Additionally, certain optional accessories available to the fire service are governed by complementary NFPA standards, such as NFPA 1983: Standard on Life Safety Rope and Equipment for Emergency Services and certain accessories like Emergency Breathing Safety Systems (EBSS) have both design and performance criteria as part of the NFPA 1981 standard.

So, which makes, models and accessories should an industrial fire brigade be looking at for on-site protection from hazards and firefighting activities? Well, this truly depends on the site risk assessment and the potential for the industrial brigade to be involved in structure fire suppression or rescue operations calling for capability beyond respiratory protection from chemical hazards. A variety of materials and optional accessories are available, and some are noted in the following examples.

“Industrial” SCBA— NIOSH 42 CFR, Part 84 Approval Only

Most manufacturers of SCBA will list a model that conforms to this general description and certifications. Some of the important options to look for and questions to ask depending on intended use are:

  • Are the harness materials fire retardant or not (polyester, nylon, etc.)?
  • Does the SCBA have electronic components?
  • Will the facepiece allow use of cartridges and filters to limit inventory and fit testing requirements for a separate make/model of facepiece?
  • Does the SCBA require overhaul maintenance or just annual functional flow tests?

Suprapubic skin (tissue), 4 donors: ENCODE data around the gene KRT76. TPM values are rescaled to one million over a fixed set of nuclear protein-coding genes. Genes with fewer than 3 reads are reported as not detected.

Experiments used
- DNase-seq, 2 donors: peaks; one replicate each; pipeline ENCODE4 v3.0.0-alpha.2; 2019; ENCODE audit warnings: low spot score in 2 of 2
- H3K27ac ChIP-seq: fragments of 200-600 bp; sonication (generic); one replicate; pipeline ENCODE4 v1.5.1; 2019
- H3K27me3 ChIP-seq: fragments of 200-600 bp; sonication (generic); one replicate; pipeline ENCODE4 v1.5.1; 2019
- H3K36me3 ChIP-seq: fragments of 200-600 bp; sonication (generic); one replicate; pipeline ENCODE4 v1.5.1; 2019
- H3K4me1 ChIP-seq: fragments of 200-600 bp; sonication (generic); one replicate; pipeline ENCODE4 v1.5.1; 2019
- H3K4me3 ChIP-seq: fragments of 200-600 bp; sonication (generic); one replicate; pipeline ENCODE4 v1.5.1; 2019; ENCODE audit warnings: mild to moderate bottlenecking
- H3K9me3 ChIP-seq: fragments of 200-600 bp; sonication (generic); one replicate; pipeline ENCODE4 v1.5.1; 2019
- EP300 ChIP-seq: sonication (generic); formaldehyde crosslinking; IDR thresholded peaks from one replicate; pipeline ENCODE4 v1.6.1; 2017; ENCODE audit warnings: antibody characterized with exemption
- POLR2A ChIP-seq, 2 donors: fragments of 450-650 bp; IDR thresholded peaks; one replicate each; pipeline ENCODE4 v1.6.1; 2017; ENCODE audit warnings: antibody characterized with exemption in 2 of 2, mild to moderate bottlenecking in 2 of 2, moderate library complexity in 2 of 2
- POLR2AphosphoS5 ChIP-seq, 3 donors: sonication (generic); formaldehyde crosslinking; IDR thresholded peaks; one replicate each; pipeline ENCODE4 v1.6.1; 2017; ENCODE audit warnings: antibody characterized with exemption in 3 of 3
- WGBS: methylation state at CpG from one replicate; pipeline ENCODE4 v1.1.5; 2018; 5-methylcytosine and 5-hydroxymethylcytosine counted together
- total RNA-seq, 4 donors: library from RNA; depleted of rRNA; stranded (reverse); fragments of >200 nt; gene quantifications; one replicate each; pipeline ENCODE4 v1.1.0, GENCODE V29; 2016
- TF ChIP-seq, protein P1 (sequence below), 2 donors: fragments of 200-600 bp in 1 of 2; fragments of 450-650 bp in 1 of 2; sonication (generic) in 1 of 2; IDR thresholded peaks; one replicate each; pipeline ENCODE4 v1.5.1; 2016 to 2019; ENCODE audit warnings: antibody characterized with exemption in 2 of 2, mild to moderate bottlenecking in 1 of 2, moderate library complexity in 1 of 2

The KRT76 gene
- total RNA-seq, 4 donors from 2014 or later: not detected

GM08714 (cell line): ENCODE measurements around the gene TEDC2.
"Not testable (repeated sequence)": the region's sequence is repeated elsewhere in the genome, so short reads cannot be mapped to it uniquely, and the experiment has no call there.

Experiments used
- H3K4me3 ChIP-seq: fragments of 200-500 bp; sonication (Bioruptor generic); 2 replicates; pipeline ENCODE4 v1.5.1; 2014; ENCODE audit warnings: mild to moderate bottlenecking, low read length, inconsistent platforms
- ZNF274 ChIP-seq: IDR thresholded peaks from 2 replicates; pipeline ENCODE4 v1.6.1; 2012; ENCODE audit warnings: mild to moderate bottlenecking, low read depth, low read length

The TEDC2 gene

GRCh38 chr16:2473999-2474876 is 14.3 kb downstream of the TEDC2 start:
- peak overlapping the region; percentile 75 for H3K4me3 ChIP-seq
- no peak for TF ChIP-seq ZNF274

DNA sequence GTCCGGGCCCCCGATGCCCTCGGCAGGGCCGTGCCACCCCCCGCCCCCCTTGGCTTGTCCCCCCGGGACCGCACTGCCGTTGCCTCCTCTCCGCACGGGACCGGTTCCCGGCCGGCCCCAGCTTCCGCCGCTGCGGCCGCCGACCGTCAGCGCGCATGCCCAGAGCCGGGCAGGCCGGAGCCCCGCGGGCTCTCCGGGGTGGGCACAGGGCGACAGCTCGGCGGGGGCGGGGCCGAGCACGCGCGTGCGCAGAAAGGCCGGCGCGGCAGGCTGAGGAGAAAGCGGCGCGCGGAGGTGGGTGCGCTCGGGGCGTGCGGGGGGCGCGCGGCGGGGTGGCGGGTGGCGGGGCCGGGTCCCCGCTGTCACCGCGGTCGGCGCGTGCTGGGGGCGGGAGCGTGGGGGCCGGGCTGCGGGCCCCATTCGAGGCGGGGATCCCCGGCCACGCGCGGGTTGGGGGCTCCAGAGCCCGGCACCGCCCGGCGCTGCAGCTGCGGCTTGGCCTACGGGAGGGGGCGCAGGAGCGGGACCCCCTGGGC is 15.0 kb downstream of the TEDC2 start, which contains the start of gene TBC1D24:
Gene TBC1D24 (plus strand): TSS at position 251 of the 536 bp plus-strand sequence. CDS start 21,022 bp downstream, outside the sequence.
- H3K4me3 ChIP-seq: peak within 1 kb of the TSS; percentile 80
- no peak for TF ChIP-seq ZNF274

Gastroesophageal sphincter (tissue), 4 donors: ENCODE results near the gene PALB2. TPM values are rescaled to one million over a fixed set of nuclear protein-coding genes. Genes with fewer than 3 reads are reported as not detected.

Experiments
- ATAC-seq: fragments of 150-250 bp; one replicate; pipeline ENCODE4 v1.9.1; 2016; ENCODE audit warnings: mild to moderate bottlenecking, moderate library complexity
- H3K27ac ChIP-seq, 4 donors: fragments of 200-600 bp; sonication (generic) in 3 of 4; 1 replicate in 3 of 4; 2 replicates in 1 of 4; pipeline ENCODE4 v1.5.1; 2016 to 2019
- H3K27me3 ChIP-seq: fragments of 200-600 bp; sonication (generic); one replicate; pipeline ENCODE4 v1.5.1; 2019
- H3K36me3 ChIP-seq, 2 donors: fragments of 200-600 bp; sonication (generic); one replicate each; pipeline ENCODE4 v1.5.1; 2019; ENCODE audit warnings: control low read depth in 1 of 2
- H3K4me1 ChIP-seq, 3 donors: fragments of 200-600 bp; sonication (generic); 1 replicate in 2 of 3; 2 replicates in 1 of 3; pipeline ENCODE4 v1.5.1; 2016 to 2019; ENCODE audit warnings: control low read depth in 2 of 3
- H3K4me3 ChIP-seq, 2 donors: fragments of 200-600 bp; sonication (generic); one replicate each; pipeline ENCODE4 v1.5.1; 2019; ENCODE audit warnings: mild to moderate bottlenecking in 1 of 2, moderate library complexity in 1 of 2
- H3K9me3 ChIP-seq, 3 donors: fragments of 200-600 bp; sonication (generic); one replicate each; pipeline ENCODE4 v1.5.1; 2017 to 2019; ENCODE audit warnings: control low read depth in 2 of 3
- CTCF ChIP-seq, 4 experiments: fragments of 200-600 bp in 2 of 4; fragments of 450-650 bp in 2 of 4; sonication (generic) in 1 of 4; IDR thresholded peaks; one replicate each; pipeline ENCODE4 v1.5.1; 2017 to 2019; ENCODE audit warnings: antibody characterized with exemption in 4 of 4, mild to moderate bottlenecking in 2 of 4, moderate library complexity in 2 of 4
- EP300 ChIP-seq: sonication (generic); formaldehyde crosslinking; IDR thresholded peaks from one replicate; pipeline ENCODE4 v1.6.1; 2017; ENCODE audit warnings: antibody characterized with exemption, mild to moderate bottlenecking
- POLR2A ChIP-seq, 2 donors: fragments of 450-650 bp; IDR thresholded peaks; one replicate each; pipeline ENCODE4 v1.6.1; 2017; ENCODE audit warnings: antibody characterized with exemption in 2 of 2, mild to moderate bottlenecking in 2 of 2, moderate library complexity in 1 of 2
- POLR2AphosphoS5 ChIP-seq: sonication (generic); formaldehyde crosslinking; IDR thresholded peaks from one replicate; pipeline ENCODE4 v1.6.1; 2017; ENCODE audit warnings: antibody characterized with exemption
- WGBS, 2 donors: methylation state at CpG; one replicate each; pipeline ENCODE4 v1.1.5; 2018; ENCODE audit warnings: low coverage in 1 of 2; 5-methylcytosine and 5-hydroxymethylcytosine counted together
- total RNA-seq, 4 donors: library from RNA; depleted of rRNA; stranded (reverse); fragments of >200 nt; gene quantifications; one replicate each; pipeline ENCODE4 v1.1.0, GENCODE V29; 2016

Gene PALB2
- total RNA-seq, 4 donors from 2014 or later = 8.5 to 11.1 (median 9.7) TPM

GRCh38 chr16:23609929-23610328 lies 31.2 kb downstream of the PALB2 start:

Within the range of SCBA marketed as suitable for industrial applications other than firefighting, there are a variety of materials that bring the user different benefits. Some SCBA have fabric backframe and harnesses for reduced weight, enhanced comfort and ease of laundering. Others provide more robust aluminum frames that can handle dirty environments like the oil and gas sector and do not absorb contaminants as easily as fabric versions.

Industrial Firefighting SCBA

If exterior firefighting and interface with municipal fire departments is a need, but full-blown structural firefighting activities like rescue operations and interior nozzle attack are not within scope, then some additional options are available. Some manufacturers offer versions of their SCBA, approved to the NFPA standards, in a lighter-duty version without electronics and make some of the other NFPA mechanical accessories optional on a NIOSH-approved set suitable for use in environments where heat and flame may be present and other fire PPE such as bunker gear are worn. Some of the features one should look for are:

  • Does the SCBA use the same pneumatics as an NFPAcertified set?